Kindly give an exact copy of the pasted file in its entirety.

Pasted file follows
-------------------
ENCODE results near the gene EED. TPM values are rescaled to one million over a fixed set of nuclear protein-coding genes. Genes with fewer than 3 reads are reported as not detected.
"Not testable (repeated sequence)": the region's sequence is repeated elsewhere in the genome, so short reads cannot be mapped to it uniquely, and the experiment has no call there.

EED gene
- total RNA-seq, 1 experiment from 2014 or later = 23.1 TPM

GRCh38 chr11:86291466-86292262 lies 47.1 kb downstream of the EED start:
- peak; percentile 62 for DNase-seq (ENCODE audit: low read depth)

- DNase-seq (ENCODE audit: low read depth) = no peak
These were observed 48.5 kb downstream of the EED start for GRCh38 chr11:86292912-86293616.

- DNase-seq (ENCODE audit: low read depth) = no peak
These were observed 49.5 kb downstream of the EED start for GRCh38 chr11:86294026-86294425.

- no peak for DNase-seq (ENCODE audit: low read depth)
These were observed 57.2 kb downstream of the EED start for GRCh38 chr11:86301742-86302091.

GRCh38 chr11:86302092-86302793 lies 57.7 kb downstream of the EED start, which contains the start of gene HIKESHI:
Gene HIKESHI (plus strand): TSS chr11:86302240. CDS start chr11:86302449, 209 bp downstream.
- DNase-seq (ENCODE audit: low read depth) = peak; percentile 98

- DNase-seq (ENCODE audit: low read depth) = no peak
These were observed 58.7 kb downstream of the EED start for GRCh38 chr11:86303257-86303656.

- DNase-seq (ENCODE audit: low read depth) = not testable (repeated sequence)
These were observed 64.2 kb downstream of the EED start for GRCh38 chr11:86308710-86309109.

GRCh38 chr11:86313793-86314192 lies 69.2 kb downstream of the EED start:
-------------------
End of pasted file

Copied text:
ENCODE results near the gene EED. TPM values are rescaled to one million over a fixed set of nuclear protein-coding genes. Genes with fewer than 3 reads are reported as not detected.
"Not testable (repeated sequence)": the region's sequence is repeated elsewhere in the genome, so short reads cannot be mapped to it uniquely, and the experiment has no call there.

EED gene
- total RNA-seq, 1 experiment from 2014 or later = 23.1 TPM

GRCh38 chr11:86291466-86292262 lies 47.1 kb downstream of the EED start:
- peak; percentile 62 for DNase-seq (ENCODE audit: low read depth)

- DNase-seq (ENCODE audit: low read depth) = no peak
These were observed 48.5 kb downstream of the EED start for GRCh38 chr11:86292912-86293616.

- DNase-seq (ENCODE audit: low read depth) = no peak
These were observed 49.5 kb downstream of the EED start for GRCh38 chr11:86294026-86294425.

- no peak for DNase-seq (ENCODE audit: low read depth)
These were observed 57.2 kb downstream of the EED start for GRCh38 chr11:86301742-86302091.

GRCh38 chr11:86302092-86302793 lies 57.7 kb downstream of the EED start, which contains the start of gene HIKESHI:
Gene HIKESHI (plus strand): TSS chr11:86302240. CDS start chr11:86302449, 209 bp downstream.
- DNase-seq (ENCODE audit: low read depth) = peak; percentile 98

- DNase-seq (ENCODE audit: low read depth) = no peak
These were observed 58.7 kb downstream of the EED start for GRCh38 chr11:86303257-86303656.

- DNase-seq (ENCODE audit: low read depth) = not testable (repeated sequence)
These were observed 64.2 kb downstream of the EED start for GRCh38 chr11:86308710-86309109.

GRCh38 chr11:86313793-86314192 lies 69.2 kb downstream of the EED start: